Bone homeostasis is continuously regulated by the coordinated action of bone-resorbing osteoclasts and bone-forming osteoblasts. Imbalance between these two cell populations leads to pathological bone diseases such as osteoporosis and osteopetrosis. Osteoclast functionality relies on the formation of sealing zone (SZ) rings that define the resorption lacuna. It is commonly assumed that the structure and dynamic properties of the SZ depend on the physical and chemical properties of the substrate. Considering the unique complex structure of native bone, elucidation of the relevant parameters affecting SZ formation and stability is challenging. In this study, we examined in detail the dynamic response of the SZ to the microtopography of devitalized bone surfaces, taken from the same area in cattle femur. We show that there is a significant enrichment in large and stable SZs (diameter larger than 14 µm; lifespan of hours) in cells cultured on rough bone surfaces, compared with small and fast turning over SZ rings (diameter below 7 µm; lifespan approx. 7 min) formed on smooth bone surfaces. Based on these results, we propose that the surface roughness of the physiologically relevant substrate of osteoclasts, namely bone, affects primarily the local stability of growing SZs.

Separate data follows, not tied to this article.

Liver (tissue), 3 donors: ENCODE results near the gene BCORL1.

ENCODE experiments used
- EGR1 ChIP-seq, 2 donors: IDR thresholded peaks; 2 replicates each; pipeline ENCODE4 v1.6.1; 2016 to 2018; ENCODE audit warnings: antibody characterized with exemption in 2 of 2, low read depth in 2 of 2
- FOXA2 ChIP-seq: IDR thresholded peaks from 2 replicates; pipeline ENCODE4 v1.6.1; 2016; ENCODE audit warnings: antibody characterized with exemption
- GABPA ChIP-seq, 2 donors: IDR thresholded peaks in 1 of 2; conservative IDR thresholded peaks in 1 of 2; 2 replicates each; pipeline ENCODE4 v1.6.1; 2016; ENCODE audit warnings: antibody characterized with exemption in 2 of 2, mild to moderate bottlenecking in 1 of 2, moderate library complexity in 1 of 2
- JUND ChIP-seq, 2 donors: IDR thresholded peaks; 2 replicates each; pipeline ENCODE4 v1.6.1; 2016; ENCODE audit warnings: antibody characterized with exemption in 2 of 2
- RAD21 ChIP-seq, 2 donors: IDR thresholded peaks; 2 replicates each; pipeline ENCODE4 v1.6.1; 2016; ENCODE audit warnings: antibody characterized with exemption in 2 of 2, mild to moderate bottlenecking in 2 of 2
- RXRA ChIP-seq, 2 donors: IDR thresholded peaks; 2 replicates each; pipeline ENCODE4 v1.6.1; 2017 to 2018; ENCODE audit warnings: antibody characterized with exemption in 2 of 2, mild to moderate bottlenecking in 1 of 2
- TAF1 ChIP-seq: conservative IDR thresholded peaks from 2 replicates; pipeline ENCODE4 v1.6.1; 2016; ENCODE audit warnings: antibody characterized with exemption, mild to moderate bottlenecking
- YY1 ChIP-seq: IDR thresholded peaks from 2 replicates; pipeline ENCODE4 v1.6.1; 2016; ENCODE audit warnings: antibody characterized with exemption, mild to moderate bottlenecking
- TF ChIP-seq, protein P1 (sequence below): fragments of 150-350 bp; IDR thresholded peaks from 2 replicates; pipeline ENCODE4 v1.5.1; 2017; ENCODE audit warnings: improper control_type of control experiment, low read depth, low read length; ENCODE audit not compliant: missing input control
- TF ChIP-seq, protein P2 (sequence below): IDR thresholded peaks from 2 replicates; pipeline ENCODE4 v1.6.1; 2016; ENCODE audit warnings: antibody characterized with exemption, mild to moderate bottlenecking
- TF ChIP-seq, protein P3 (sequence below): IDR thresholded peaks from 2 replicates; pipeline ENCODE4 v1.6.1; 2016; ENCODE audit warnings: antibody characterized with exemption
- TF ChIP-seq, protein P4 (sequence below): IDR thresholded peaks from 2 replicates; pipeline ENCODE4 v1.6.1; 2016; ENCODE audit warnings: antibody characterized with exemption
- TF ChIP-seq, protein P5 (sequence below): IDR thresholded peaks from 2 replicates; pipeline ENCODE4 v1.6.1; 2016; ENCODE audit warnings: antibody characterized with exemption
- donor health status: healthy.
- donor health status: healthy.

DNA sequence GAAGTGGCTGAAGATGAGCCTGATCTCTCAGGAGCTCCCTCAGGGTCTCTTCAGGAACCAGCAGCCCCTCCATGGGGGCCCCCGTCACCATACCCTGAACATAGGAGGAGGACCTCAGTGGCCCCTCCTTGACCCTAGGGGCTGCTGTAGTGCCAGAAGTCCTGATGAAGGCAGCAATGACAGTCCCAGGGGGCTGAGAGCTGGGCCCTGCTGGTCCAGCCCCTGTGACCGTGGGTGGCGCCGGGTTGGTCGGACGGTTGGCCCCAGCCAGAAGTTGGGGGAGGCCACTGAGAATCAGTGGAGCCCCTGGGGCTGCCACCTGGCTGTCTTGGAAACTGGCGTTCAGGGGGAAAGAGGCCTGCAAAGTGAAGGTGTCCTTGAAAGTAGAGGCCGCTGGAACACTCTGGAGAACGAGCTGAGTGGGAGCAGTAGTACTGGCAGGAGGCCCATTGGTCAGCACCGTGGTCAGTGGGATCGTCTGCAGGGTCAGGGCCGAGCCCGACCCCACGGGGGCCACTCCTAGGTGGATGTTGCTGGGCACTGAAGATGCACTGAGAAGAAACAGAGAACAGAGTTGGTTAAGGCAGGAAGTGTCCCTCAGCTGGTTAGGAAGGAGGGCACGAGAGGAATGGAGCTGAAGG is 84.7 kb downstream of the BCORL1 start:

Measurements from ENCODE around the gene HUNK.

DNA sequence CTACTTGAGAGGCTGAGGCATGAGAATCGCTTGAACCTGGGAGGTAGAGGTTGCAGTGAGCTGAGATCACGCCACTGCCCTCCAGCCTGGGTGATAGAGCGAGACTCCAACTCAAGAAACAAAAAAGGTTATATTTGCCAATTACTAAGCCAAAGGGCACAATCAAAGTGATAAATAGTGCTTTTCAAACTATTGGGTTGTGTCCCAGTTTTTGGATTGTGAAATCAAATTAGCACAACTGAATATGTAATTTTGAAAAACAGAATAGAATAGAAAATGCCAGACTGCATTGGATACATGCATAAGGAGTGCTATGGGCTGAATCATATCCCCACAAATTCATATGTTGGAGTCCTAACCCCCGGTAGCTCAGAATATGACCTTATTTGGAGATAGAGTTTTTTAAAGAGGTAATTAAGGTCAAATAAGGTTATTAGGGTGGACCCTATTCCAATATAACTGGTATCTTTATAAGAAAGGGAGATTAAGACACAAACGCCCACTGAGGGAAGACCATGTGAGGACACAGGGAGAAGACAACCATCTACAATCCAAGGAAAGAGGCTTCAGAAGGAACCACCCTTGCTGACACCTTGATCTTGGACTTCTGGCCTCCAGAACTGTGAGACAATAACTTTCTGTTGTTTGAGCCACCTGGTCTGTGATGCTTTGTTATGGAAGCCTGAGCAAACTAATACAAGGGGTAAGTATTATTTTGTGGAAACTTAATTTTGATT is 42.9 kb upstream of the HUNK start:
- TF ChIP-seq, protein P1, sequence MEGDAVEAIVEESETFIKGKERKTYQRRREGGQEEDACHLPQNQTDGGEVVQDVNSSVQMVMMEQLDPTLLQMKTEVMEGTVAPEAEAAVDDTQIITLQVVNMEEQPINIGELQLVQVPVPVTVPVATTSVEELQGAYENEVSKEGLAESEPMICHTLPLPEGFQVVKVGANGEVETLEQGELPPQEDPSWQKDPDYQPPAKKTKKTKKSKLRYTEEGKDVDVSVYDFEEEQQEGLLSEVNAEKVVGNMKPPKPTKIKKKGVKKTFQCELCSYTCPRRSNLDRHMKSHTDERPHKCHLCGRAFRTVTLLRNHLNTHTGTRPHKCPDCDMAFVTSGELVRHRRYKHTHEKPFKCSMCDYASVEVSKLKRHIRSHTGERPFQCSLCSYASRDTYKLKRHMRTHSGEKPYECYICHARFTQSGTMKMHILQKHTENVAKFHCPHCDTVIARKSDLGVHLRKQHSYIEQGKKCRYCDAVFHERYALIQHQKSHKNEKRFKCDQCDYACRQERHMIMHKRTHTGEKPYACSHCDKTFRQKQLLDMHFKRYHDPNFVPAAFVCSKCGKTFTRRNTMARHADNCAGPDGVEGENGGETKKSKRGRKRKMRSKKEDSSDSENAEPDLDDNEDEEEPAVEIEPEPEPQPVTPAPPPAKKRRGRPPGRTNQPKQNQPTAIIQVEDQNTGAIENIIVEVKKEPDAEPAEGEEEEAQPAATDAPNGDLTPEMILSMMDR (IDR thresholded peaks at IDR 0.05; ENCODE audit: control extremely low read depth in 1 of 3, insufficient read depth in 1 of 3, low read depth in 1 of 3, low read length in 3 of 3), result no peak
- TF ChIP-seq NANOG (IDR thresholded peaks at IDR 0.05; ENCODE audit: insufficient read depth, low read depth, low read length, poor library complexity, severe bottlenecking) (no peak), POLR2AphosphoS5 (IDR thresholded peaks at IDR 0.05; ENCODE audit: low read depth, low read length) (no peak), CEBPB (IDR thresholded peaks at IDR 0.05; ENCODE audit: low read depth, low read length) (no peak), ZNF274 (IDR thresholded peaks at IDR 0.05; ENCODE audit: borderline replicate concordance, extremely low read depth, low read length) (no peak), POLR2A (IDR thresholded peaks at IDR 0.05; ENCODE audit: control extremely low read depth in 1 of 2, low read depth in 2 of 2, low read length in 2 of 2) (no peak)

Electronic supplementary material is available online at https://dx.doi.org/10.6084/m9.figshare.c.3685576.
- Received November 29, 2016.
- Accepted January 25, 2017.
- © 2017 The Author(s)
Published by the Royal Society. All rights reserved.